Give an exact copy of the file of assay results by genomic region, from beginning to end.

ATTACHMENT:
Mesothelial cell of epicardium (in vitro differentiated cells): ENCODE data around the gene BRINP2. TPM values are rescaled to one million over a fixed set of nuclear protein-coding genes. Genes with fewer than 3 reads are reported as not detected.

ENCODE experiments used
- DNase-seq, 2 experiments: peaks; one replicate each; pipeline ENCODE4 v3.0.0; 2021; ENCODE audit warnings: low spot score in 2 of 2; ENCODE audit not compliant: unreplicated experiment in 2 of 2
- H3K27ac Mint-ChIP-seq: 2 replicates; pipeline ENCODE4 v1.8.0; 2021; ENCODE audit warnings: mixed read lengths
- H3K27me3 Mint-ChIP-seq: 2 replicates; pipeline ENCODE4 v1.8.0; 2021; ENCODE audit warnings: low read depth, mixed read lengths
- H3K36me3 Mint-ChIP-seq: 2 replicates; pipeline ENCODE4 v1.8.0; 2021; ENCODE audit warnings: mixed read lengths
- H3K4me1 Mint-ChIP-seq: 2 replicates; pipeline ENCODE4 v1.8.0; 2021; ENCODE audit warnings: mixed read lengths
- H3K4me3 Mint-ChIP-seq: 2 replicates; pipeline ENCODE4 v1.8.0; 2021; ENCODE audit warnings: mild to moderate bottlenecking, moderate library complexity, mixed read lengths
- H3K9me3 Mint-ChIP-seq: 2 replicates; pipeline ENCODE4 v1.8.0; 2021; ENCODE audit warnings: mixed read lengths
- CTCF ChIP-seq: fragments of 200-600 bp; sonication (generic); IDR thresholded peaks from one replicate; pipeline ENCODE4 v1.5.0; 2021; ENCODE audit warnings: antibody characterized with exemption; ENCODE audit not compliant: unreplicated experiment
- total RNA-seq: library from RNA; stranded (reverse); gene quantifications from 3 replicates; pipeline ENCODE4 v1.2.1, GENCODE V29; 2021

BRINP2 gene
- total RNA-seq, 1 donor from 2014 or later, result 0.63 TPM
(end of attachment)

Mesothelial cell of epicardium (in vitro differentiated cells): ENCODE data around the gene BRINP2. TPM values are rescaled to one million over a fixed set of nuclear protein-coding genes. Genes with fewer than 3 reads are reported as not detected.

ENCODE experiments used
- DNase-seq, 2 experiments: peaks; one replicate each; pipeline ENCODE4 v3.0.0; 2021; ENCODE audit warnings: low spot score in 2 of 2; ENCODE audit not compliant: unreplicated experiment in 2 of 2
- H3K27ac Mint-ChIP-seq: 2 replicates; pipeline ENCODE4 v1.8.0; 2021; ENCODE audit warnings: mixed read lengths
- H3K27me3 Mint-ChIP-seq: 2 replicates; pipeline ENCODE4 v1.8.0; 2021; ENCODE audit warnings: low read depth, mixed read lengths
- H3K36me3 Mint-ChIP-seq: 2 replicates; pipeline ENCODE4 v1.8.0; 2021; ENCODE audit warnings: mixed read lengths
- H3K4me1 Mint-ChIP-seq: 2 replicates; pipeline ENCODE4 v1.8.0; 2021; ENCODE audit warnings: mixed read lengths
- H3K4me3 Mint-ChIP-seq: 2 replicates; pipeline ENCODE4 v1.8.0; 2021; ENCODE audit warnings: mild to moderate bottlenecking, moderate library complexity, mixed read lengths
- H3K9me3 Mint-ChIP-seq: 2 replicates; pipeline ENCODE4 v1.8.0; 2021; ENCODE audit warnings: mixed read lengths
- CTCF ChIP-seq: fragments of 200-600 bp; sonication (generic); IDR thresholded peaks from one replicate; pipeline ENCODE4 v1.5.0; 2021; ENCODE audit warnings: antibody characterized with exemption; ENCODE audit not compliant: unreplicated experiment
- total RNA-seq: library from RNA; stranded (reverse); gene quantifications from 3 replicates; pipeline ENCODE4 v1.2.1, GENCODE V29; 2021

BRINP2 gene
- total RNA-seq, 1 donor from 2014 or later, result 0.63 TPM